The PCR test method is currently the industry standard for GMO screening, according to the Non-GMO Project. “PCR tests narrowly target an individual gene, and they’re extremely costly—between $150–$275 per gene, per sample,” says Ghorashi. “Next-generation sequencing is leaps and bounds above PCR testing.” Although he won’t specify the cost of the Clear Labs assay (the company uses a tiered pricing structure based on sample volume), Ghorashi says it’s a fraction of the cost of traditional PCR tests.

The new assay screens for 85% of approved GMOs worldwide and targets four major genes used in manufacturing GMOs (detection based on methods of trait introduction and selection, and detection based on common plant traits), allowing companies to determine the presence and amount of GMOs within products or ingredient samples. “We see this test as a definitive scientific validation,” says Ghorashi. The company’s tests integrate software analytics to enable customers to verify GMO-free claims, screen suppliers, and rank suppliers based on risk.

Clear Labs, GMO, testing
Screenshot of the Clear Labs GMO test, which is based on next-generation sequencing technology.

Clear Labs isn’t targeting food manufacturers of a specific size or sector within the food industry but anticipates that a growing number of leading brands will be investing in GMO testing technology. “We expect to see adoption across the board in terms of company size, related more to what their stance is on food transparency and making that information readily available to their end consumers,” says Ghorashi.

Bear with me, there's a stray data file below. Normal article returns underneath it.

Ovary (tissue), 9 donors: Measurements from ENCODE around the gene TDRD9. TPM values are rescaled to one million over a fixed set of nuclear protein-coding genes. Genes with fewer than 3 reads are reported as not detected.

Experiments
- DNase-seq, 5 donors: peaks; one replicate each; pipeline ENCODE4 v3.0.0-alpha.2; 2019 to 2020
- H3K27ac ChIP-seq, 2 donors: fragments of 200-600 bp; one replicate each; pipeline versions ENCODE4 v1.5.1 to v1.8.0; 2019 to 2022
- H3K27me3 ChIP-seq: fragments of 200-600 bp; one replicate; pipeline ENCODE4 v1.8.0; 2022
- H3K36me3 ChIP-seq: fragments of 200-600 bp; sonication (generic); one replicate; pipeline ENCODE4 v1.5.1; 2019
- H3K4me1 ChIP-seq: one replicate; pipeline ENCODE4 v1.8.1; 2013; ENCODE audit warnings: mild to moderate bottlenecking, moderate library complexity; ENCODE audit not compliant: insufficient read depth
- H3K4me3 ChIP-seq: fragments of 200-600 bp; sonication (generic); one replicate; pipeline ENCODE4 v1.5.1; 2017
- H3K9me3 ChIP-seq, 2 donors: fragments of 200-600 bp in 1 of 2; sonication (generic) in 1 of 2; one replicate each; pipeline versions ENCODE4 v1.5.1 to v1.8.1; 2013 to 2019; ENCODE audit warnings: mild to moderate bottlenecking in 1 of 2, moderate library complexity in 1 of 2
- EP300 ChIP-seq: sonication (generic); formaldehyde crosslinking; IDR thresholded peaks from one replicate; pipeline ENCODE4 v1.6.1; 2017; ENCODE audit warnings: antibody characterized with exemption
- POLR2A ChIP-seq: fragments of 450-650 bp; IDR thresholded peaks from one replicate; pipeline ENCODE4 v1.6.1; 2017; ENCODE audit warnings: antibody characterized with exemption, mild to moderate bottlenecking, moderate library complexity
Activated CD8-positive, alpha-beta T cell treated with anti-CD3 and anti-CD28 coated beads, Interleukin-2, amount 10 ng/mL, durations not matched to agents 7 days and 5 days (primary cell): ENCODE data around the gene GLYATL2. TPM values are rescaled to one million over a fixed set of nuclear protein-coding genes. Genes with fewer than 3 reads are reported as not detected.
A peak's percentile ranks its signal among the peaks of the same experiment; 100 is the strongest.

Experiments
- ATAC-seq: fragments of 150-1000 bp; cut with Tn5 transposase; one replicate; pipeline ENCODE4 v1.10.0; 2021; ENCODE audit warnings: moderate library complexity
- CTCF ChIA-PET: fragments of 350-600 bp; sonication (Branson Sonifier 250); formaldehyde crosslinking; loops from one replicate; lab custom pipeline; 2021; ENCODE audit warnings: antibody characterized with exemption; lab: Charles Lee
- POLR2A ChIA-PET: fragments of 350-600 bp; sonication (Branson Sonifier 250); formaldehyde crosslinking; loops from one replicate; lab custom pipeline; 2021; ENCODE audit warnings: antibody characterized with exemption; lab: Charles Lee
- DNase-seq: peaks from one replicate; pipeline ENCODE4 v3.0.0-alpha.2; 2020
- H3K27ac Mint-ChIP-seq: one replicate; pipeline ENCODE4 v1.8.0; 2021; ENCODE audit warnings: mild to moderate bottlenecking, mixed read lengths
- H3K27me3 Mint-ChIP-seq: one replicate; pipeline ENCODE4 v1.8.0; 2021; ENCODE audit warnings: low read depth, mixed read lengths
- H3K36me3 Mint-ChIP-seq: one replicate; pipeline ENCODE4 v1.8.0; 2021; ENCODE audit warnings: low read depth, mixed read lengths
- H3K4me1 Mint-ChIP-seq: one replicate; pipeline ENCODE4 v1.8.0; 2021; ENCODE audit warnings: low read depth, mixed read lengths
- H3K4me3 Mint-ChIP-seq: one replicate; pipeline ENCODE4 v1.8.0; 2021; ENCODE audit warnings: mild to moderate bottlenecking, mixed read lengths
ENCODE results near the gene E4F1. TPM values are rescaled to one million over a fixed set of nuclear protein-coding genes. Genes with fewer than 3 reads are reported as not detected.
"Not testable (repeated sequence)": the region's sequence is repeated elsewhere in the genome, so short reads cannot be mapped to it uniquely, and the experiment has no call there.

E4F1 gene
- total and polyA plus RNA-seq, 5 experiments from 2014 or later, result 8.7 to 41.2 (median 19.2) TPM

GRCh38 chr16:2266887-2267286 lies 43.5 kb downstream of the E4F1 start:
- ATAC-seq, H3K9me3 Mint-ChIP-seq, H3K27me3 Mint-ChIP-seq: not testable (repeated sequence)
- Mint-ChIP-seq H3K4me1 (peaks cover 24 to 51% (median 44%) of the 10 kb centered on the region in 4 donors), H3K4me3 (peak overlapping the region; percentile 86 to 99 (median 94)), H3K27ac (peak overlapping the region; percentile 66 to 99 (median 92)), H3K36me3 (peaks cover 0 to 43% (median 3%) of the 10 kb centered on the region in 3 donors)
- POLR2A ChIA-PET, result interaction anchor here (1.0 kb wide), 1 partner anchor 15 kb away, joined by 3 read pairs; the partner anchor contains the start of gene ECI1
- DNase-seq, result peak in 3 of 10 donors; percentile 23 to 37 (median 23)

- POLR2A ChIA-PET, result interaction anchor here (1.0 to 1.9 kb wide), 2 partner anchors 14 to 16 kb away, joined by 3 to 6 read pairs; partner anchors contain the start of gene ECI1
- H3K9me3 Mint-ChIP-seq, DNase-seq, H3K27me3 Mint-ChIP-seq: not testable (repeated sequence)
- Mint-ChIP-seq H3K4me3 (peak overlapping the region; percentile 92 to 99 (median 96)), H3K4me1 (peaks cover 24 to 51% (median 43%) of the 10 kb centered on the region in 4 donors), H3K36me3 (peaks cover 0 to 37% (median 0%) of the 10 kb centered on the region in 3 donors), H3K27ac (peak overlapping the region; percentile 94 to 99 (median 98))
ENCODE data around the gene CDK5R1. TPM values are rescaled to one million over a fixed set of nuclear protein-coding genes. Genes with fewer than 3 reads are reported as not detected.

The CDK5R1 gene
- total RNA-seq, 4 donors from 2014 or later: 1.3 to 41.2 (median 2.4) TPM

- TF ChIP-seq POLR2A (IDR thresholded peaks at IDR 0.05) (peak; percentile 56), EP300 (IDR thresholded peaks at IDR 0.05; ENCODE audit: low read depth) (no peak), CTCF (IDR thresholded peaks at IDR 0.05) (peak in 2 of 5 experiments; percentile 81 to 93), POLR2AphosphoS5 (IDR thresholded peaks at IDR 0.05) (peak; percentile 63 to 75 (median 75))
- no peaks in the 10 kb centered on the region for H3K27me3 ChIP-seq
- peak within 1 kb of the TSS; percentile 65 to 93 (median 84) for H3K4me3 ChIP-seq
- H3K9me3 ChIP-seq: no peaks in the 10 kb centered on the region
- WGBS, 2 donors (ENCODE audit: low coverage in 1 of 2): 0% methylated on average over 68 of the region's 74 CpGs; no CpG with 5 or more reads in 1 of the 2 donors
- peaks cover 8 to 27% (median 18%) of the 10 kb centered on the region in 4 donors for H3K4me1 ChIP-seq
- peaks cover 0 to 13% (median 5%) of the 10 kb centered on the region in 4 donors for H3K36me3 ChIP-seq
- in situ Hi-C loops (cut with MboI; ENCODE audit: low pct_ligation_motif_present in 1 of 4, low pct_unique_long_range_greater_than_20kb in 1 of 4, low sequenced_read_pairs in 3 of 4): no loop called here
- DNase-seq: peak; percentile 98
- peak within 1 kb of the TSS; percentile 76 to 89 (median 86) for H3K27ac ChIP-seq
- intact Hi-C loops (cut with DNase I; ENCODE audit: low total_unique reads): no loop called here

PCR Test, weighing milk powder

Spoil No More: Rapid Test for Dairy Products Goes Beyond Detecting Microbes

By Maria Fontanazza
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PCR Test, weighing milk powder

Detecting yeast and mold is one of the most time consuming parts of the testing process for dairy products. With more pressure to move products that have a short shelf life out the door as quickly as possible, time really is money. Having a rapid, real-time test that enables companies to make immediate production decisions can provide a significant advantage. “[This technology] brings test time within the same timeframe as other microbiology tests, so a test for yeast and mold is no longer the outlier. That’s a huge savings right there,” says Phil Coombs, product specialist at Weber Scientific.